I think the question is also, who gets to define this and how did they get (or give themselves) that right? why is the definition of who is "in" the box to be consulted, versus who is "out" so important in these types of cases? What, ultimately, is at stake, and what does identity and the power to define others' identities have to do with the power to use resources? http://www.unrisd.org/80256B3C005BCCF9/ ... blications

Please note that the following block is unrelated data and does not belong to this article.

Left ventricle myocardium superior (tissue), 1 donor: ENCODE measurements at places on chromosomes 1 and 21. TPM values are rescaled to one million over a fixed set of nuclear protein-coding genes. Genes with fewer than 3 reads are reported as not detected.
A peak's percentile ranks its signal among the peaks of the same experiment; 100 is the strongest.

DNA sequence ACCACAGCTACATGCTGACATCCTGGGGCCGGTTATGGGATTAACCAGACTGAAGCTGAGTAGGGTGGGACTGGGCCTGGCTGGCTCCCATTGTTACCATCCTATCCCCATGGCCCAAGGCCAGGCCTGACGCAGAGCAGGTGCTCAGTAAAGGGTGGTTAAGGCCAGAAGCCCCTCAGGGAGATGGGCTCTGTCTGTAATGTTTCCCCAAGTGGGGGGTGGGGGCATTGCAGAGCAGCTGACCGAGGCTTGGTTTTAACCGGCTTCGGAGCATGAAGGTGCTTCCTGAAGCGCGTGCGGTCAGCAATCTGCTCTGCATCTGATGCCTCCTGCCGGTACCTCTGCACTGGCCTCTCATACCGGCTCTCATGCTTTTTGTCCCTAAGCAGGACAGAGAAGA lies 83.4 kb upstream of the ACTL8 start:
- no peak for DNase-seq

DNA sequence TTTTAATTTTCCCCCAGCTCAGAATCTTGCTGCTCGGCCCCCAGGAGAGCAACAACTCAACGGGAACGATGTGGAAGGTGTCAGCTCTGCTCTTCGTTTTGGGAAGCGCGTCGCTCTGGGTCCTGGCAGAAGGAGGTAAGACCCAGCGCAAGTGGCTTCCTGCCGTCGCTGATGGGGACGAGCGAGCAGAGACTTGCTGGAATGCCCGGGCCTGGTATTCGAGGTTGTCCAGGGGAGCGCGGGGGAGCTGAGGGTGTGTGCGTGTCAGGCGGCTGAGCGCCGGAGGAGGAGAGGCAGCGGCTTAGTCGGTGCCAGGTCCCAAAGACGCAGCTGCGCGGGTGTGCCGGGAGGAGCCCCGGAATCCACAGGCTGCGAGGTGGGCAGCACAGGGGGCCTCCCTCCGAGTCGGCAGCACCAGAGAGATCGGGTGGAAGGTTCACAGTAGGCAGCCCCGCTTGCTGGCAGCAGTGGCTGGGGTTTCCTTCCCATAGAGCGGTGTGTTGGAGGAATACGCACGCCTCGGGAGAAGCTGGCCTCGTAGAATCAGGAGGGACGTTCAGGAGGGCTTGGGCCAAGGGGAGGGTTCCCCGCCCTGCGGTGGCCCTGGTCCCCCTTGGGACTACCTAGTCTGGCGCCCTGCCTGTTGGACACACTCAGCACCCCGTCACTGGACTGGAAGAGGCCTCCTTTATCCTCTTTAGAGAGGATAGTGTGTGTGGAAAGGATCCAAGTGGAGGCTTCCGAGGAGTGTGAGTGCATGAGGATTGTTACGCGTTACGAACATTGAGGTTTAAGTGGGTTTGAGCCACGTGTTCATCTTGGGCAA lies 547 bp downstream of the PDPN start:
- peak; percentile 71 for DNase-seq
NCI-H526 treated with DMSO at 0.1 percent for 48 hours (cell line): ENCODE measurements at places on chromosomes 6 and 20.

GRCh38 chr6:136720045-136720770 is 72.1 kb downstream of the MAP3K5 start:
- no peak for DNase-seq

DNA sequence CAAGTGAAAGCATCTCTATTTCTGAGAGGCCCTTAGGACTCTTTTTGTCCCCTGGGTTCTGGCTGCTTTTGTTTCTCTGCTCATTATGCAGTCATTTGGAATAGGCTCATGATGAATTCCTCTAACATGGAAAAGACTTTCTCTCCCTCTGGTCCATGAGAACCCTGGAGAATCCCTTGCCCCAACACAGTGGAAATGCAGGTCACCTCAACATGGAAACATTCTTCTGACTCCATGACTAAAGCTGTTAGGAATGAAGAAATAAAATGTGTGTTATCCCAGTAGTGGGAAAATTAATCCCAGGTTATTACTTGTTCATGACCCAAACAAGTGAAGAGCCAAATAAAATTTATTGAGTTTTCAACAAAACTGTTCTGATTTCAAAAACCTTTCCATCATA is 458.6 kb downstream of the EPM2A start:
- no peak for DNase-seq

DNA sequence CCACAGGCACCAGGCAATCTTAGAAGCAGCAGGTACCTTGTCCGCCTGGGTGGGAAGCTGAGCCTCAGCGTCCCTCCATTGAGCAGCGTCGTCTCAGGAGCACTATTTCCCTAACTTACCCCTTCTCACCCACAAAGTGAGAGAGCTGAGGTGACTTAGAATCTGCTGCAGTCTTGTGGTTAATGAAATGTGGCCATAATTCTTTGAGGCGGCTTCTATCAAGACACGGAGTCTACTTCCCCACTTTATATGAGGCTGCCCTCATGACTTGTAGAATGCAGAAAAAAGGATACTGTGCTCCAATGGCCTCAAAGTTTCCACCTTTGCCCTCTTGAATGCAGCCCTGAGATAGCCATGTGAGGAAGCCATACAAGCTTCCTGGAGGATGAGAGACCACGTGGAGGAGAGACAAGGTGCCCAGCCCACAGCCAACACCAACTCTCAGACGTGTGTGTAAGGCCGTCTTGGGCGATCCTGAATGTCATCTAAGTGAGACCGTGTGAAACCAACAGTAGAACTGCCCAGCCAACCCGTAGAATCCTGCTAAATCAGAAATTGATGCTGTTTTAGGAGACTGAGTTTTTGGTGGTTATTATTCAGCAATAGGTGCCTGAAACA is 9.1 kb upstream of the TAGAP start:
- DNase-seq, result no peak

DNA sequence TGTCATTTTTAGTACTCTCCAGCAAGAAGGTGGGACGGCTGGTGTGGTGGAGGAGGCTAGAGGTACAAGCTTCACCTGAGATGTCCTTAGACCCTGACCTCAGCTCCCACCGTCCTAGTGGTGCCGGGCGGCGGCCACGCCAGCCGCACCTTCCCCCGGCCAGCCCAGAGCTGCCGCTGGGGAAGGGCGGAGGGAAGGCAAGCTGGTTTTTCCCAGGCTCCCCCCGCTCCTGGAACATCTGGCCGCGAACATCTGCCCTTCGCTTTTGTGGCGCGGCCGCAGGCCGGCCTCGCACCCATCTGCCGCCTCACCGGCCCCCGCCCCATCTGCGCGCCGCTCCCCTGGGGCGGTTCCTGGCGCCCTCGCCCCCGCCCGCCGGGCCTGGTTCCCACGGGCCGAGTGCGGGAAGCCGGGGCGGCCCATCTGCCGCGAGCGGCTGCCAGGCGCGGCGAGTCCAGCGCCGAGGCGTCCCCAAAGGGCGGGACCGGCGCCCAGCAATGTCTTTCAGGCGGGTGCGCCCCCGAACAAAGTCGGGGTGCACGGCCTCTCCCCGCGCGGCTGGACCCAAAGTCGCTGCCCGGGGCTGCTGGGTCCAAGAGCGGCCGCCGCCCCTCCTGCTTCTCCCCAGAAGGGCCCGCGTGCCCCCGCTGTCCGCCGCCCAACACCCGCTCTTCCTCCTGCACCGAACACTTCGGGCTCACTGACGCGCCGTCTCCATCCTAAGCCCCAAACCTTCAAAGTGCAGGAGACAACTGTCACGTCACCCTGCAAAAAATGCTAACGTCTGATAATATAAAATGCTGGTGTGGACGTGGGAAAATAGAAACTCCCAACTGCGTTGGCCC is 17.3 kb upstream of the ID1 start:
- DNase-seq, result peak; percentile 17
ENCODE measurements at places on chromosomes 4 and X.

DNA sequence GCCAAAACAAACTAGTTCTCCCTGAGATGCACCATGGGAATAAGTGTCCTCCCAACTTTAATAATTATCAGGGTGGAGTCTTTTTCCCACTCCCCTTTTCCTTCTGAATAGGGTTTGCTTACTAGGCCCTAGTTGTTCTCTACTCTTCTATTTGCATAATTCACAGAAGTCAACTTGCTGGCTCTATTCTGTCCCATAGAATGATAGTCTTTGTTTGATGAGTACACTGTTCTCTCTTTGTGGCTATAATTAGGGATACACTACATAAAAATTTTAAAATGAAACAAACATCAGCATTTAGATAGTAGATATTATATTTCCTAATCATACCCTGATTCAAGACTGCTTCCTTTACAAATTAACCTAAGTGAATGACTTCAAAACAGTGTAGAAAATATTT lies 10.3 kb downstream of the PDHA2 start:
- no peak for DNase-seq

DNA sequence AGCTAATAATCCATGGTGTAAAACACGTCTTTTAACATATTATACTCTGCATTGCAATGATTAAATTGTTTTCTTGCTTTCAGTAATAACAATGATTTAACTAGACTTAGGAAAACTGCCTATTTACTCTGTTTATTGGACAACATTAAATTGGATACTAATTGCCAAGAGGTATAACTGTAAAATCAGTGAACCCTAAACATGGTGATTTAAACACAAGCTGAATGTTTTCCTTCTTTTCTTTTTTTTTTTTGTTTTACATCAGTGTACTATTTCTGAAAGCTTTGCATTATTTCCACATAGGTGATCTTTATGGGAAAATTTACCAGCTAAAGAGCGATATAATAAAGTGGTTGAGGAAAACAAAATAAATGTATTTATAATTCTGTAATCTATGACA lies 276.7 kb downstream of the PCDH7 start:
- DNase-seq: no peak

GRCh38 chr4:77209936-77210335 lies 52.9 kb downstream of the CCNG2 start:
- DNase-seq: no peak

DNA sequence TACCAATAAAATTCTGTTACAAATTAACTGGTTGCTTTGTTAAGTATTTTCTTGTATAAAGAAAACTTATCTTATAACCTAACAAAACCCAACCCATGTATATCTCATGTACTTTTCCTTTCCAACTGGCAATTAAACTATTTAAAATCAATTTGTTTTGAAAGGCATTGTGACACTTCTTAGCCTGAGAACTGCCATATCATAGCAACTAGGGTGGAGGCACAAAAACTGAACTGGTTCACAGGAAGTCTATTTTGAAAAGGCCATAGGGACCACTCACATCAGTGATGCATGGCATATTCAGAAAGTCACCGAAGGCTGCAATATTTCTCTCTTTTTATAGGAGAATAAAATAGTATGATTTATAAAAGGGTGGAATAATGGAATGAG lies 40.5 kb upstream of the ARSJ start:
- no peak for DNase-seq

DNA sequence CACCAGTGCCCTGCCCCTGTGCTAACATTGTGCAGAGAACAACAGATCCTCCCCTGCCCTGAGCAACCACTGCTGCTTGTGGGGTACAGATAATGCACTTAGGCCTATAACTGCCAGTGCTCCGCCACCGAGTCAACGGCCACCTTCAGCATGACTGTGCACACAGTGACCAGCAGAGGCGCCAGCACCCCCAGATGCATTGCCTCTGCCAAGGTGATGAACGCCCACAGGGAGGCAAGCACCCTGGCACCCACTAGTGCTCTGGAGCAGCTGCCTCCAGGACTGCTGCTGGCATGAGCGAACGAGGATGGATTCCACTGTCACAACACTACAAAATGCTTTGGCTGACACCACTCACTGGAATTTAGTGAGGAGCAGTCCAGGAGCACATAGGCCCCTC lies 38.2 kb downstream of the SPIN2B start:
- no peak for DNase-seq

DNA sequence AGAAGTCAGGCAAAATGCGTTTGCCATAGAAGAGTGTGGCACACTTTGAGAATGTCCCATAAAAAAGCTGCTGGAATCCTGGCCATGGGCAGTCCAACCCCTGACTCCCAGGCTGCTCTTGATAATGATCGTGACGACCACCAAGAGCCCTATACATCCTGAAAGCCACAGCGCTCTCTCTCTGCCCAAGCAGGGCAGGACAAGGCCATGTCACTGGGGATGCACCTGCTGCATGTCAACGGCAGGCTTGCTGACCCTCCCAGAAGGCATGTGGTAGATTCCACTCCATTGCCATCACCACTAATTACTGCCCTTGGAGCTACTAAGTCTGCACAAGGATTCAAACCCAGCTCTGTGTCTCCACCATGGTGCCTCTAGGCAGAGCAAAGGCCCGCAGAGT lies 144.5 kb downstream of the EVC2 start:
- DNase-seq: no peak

International institutions, including the United Nations and World Bank, and numerous multinational companies (MNCs) have voiced concern over the adverse impact of resource extraction activities on the livelihood of indigenous communities. Yet the scale and scope of problems confronting indigenous peoples caused by mineral extraction projects endorsed by governments, international agencies and MNCs is monumental. This raises a paradox: Despite the burgeoning number of international charters and national laws asserting the rights of indigenous peoples, they find themselves subjected to discrimination, dispossession and racism. The authors explore this paradox by examining mega resource extraction projects in Australia, Bolivia, Canada, Chad and Cameroon, India, Nigeria, Peru and the Philippines.